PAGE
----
Miriam talks about the attitudes in the Spanish village where she was brought up, where people pitied her working mother.

Her mother was the object of some local sympathy. “People felt sorry for her because she had to work,” González Durántez says, “but she wanted to. My mother has taught three generations in the village. I am never going to make so much of a difference.”

Actually, many of the women González Durántez knew had jobs – they just weren’t paid. Both her grandmothers came from rural communities where women laboured in the fields. Her maternal grandmother brought up eight boys (one died) during the Spanish civil war. “She was a tiny, dynamite woman,” González Durántez says. “Always vivacious and positive, a lesson in life.”

Though democracy came to Spain after Franco died in 1975, old-fashioned attitudes took a while to wither. At her school, “when boys did sport, girls did knitting. And boys, when they behaved badly, were sent with the girls.” González Durántez enjoyed reading and music – she played an hour of piano every day (“I say this to my children, who do half an hour a week!”). As the eldest child of the mayor, she was very much part of village life: “I organised things for the little kids, I helped my father in politics, I tried it all. A race or something, there I was. I wasn’t very good at running, but I tried it all.”

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When Molly from Sherlock met Miriam

In the bar on the Monday of the Glasgow Conference hotel last October, a smiling party press officer told me that Louise Brealey, Sherlock actor and writer, had been following Miriam Gonzalez Durantez around all day in order to write a profile for Red magazine. I’ve been looking out for it ever since and it’s now appeared. It’s a delight to read, so sit down with a cup of tea and a biscuit and enjoy it.

The two women seem to have developed quite a rapport during the day, and that comes across in the article.

I met Louise at a Sherlock Convention (I could pretend I was there because of the Teenager, but I did get more involved than I anticipated because Louise and Benedict Cumberbatch were on the guest list) last February and was very impressed by the fact that she insisted on staying until every single fan who wanted one had her autograph. She spent time talking to each person and didn’t even take a proper meal break.  Having seen her in action, I can imagine her and Miriam getting on very well.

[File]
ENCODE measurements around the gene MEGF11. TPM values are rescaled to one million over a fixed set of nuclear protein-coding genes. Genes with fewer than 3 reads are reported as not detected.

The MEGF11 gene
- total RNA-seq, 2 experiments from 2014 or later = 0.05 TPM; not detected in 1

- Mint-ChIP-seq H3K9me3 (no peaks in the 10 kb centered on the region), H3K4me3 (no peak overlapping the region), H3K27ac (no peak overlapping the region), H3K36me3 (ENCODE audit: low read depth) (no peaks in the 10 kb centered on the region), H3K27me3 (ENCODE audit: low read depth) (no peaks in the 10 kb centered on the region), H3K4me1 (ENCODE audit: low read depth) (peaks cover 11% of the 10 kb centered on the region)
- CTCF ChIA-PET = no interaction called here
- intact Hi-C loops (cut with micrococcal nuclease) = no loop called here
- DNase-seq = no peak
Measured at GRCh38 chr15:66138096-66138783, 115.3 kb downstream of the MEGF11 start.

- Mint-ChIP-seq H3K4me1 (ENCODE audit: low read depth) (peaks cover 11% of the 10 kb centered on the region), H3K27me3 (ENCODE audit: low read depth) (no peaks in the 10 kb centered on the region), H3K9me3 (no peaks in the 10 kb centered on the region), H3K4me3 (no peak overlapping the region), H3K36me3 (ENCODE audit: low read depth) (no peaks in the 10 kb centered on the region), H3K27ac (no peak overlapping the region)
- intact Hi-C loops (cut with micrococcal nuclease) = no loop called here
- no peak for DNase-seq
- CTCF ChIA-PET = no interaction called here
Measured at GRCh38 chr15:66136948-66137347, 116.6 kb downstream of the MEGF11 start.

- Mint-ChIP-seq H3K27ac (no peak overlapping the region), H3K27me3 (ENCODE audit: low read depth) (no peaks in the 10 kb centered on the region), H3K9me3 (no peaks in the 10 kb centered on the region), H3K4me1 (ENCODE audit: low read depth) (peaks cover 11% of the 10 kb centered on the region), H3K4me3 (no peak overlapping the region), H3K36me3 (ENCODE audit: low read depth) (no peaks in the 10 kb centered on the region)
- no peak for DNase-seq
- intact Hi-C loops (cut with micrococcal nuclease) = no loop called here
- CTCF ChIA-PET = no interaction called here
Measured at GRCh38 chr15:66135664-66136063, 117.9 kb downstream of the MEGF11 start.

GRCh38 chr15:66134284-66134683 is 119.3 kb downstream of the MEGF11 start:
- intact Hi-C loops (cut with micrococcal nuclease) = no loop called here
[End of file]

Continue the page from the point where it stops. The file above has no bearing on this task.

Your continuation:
She picked up that the atmosphere of Conference was not quite the gloomy and doom affair the press made it out to be:

The newspapers have decided the Liberal Democrat conference is a bleak affair, but this morning the lobby of Glasgow’s Crowne Plaza thrums with cheerful party members necking coffee, shouting shop and forking sausages. ‘Are you thinking beyond May?’ a councillor from Wells asks a co-forker over his congealed fried eggs. The latter’s reply is inaudible.

This was the first time that Nick and Miriam had been interviewed together, too. Louise was sitting in the very seat I sat in when I went to a meeting with Clegg in that very room so I found her description of its corporate opulence quite amusing.  She, like many others who have met him, found Clegg “nice, friendly, bright, normal.” It’s just a pity we can’t get him on a one to one with 60 million people by May.

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Happy Christmas from the Cleggs: here’s Nick and Miriam’s festive photobooth card

Nick Clegg’s Christmas card has been unveiled today – a photobooth set of four shots depicting he and Miriam as Nick pulls on a red Santa hat.

clegg famil xmas card

The insta-reaction from the Twitterati has been positive:

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Inspiring women in fashion: Out and about with Miriam Gonzalez Durantez

We’ve occasionally covered Miriam Gonzalez Durantez’s Inspiring Women campaign. This week the Guardian covered an event which was dedicated to talking to girls about careers in the fashion industry.

Groups of eight students grill each of the women in turn. Leila, 14, who wants to be a journalist, dives straight in and asks Gonzalez Durantez: “Is your job more challenging fun or a fun challenge?”, “Where would you be now if you weren’t here?” and “What advice would you give your 13-year-old self?” On Daisy Lowe’s table, the atmosphere is giddy. “How tall are you?” asks one girl. “Are you a feminist?” poses another. And then, crucially, “Do you know Cara Delevingne?”

Many of the students are deadly serious and focused, pumping the women for information about their big breaks in the industry, asking whether a university degree is necessary in fashion and wondering how one can have a high-flying career and a family – a subject Gonzalez Durantez knows well. “I always get a lot of questions when I tell them that, when we came to the UK, I decided to give up my job to ensure that my family was in the same country,” says Gonzalez Durantez. “I think it’s important for them to see that a ‘hard professional woman’ or a ‘family woman’, it’s a combination of things.”

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Nick and Miriam join Lorraine to talk about inspiring women and school meals – and grate cheese

Nick Clegg got cheesy yesterday morning on ITV’s Lorraine show. He was helping their chef make ragu for going on bonfire baked potatoes and was entrusted with chopping onion, carrot and celery and grating cheese which he seemed to carry out with reasonable competence. My mind boggled a bit when he asked which bit of the grater he should use. It was for going on top of a baked potato. It didm’t really matter.

Anyway, he took the opportunity to talk about the successful introduction of his school meals policy. This was not a serious political interview. It was never going to be, but it is quite nice to see well-informed discussion of the issues in an informal way. I think Nick should be doing much more of these things. You can watch him here.

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Miriam Gonzàlez Duràntez on faking it, elites and inspiring girls